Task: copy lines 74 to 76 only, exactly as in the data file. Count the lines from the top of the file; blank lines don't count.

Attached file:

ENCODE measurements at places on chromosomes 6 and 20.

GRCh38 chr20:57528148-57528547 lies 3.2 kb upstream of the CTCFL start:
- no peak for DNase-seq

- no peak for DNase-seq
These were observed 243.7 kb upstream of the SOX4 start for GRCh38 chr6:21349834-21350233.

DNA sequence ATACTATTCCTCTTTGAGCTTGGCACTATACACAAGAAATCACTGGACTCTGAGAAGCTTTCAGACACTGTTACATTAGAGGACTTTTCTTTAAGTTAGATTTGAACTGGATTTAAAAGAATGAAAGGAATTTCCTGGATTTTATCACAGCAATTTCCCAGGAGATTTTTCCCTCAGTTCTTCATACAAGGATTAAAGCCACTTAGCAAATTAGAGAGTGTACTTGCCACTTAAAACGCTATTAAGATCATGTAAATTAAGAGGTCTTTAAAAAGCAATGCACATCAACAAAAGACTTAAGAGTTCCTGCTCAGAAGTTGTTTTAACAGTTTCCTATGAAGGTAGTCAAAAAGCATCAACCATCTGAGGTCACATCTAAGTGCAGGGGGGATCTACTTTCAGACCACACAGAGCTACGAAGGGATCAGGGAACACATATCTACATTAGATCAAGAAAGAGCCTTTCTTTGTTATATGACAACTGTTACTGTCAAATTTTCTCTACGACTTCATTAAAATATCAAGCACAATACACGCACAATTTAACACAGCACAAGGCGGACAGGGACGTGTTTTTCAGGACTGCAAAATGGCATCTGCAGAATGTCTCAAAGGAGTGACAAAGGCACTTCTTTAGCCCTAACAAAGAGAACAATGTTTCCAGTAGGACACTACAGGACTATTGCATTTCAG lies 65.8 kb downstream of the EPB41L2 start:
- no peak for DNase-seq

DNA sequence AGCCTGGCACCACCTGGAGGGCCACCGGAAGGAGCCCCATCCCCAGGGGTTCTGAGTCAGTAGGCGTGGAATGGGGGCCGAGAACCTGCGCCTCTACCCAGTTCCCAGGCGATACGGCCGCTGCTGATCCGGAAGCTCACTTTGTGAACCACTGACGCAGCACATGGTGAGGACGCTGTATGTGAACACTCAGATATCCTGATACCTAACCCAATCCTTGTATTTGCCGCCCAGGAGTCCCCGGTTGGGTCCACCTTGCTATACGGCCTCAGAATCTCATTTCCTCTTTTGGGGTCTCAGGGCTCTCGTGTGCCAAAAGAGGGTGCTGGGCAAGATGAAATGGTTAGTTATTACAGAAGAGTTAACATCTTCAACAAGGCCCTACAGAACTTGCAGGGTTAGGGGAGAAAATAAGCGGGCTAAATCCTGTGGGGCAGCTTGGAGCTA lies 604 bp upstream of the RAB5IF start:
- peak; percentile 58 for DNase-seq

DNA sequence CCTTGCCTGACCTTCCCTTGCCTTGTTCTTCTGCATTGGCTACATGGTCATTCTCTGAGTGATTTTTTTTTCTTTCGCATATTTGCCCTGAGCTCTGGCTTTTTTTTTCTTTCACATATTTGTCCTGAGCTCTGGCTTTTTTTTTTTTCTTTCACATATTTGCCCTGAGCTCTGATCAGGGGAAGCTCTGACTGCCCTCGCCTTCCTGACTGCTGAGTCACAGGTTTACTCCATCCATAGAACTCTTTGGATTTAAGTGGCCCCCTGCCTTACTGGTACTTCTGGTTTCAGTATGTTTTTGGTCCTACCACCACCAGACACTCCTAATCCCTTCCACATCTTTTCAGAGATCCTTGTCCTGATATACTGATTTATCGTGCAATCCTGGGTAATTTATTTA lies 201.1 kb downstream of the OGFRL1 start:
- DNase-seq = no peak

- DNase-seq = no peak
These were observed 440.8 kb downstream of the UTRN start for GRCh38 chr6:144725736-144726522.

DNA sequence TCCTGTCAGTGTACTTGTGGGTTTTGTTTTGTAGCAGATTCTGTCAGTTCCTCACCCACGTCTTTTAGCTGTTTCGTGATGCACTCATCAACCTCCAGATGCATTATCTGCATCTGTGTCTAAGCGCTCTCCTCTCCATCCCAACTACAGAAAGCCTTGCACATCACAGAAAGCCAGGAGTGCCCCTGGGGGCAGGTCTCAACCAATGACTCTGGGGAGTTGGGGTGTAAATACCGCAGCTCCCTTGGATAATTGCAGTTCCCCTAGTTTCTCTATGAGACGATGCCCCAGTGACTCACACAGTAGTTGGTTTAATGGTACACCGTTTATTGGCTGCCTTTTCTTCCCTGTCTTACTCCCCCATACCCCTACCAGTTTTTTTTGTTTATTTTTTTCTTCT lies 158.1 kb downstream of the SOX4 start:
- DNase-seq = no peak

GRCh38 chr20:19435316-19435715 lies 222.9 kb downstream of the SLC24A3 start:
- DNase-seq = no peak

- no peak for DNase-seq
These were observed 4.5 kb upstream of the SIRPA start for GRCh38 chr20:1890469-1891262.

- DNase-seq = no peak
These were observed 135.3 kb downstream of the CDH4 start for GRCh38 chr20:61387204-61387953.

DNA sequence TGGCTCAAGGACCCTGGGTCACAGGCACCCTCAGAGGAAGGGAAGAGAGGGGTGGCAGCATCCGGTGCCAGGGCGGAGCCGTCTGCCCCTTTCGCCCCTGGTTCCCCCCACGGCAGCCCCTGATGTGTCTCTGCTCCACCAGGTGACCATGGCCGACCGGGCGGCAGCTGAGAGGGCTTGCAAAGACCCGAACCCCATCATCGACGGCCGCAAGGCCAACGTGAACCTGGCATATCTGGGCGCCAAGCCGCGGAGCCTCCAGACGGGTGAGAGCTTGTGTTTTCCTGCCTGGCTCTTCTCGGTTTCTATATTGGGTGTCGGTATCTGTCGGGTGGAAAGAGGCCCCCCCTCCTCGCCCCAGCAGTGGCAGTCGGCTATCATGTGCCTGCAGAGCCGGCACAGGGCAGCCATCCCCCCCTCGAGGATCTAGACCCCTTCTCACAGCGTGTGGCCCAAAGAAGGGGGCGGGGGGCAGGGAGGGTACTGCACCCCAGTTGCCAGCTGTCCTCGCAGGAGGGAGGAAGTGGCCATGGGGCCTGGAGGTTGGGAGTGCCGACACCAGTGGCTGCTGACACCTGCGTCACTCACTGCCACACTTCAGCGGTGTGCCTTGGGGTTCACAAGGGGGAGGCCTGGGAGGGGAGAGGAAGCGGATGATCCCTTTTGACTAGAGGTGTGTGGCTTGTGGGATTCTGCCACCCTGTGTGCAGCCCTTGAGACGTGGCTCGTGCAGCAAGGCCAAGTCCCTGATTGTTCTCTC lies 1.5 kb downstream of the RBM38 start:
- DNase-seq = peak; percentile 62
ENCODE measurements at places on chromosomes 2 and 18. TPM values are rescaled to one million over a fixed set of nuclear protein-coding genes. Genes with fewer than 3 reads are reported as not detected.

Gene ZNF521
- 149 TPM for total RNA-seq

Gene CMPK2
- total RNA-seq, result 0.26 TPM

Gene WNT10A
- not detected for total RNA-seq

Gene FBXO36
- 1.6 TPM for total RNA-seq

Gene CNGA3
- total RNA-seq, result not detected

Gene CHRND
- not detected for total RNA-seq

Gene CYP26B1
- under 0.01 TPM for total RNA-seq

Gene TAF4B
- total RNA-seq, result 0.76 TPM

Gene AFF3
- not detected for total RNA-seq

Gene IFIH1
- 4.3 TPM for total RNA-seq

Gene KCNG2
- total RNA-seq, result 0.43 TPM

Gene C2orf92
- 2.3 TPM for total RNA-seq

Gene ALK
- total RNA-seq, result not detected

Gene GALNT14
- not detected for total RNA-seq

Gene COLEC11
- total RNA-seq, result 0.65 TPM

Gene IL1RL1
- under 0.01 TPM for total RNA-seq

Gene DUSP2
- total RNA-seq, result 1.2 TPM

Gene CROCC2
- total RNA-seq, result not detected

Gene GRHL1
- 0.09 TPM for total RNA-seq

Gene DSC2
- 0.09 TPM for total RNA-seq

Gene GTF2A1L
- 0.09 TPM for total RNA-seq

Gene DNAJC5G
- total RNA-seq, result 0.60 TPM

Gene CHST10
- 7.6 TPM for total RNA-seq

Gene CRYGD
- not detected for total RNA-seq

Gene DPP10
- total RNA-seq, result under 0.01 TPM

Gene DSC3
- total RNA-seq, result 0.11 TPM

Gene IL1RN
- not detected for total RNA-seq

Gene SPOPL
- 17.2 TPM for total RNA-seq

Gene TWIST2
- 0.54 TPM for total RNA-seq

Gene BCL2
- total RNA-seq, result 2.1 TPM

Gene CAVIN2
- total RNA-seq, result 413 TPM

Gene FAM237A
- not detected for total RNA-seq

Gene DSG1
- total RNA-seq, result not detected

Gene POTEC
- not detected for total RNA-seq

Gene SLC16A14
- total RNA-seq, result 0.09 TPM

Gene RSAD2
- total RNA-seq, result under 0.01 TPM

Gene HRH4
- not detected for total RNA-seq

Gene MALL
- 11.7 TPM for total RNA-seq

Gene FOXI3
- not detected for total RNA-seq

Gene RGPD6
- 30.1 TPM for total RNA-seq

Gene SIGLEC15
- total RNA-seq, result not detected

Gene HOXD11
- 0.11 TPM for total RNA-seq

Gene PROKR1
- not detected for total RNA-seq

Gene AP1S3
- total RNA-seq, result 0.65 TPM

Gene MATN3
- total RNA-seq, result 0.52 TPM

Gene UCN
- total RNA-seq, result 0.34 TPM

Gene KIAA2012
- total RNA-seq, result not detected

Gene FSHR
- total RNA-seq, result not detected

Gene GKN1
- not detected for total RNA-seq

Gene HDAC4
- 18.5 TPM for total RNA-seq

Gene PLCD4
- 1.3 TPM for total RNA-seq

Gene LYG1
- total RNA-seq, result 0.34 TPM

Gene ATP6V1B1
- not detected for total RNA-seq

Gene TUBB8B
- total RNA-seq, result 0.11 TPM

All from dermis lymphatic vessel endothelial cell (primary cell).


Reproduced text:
- total RNA-seq, result under 0.01 TPM

Gene DSC3
- total RNA-seq, result 0.11 TPM